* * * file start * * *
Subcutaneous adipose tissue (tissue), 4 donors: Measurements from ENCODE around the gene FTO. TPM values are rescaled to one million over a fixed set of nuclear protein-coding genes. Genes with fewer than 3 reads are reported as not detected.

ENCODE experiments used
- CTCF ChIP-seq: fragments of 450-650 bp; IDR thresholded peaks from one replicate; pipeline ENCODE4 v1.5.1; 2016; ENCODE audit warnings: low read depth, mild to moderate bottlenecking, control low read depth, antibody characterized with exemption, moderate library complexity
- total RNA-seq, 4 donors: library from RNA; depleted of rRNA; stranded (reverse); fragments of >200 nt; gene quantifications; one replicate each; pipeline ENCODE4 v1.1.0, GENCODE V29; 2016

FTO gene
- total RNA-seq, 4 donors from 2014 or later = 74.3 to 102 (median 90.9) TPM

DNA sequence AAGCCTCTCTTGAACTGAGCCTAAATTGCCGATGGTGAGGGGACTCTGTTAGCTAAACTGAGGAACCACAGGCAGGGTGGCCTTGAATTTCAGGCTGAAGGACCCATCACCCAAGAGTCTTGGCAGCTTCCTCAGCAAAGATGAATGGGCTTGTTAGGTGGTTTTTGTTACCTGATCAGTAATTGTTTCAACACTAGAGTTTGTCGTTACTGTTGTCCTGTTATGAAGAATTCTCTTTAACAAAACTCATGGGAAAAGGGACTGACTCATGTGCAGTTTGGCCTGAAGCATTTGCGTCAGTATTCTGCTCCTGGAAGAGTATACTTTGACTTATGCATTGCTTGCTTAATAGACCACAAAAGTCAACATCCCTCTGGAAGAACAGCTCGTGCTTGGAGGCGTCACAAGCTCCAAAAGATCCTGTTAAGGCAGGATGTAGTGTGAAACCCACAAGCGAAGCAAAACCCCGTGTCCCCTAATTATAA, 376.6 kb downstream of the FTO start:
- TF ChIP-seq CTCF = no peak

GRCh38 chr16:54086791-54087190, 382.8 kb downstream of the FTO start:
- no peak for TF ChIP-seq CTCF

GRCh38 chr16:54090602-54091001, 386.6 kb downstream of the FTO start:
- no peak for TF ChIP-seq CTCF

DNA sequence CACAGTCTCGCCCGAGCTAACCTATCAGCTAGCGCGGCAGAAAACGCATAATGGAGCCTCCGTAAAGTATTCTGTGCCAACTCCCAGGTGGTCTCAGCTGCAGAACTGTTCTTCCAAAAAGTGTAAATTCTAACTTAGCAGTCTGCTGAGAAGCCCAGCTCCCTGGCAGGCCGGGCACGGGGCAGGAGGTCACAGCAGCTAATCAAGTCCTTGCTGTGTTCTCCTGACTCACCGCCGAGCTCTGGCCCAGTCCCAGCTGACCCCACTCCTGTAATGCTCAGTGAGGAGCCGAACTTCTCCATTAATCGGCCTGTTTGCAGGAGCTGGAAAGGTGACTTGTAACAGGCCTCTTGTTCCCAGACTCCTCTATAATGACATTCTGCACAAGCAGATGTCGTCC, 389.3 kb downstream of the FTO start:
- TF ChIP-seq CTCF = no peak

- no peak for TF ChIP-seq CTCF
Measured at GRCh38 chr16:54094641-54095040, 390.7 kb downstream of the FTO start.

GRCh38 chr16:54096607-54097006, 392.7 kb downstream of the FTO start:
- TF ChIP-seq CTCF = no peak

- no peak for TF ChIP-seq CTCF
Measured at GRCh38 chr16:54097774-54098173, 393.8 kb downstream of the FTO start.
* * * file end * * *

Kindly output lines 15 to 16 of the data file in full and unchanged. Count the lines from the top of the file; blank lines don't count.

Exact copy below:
- no peak for TF ChIP-seq CTCF
Measured at GRCh38 chr16:54094641-54095040, 390.7 kb downstream of the FTO start.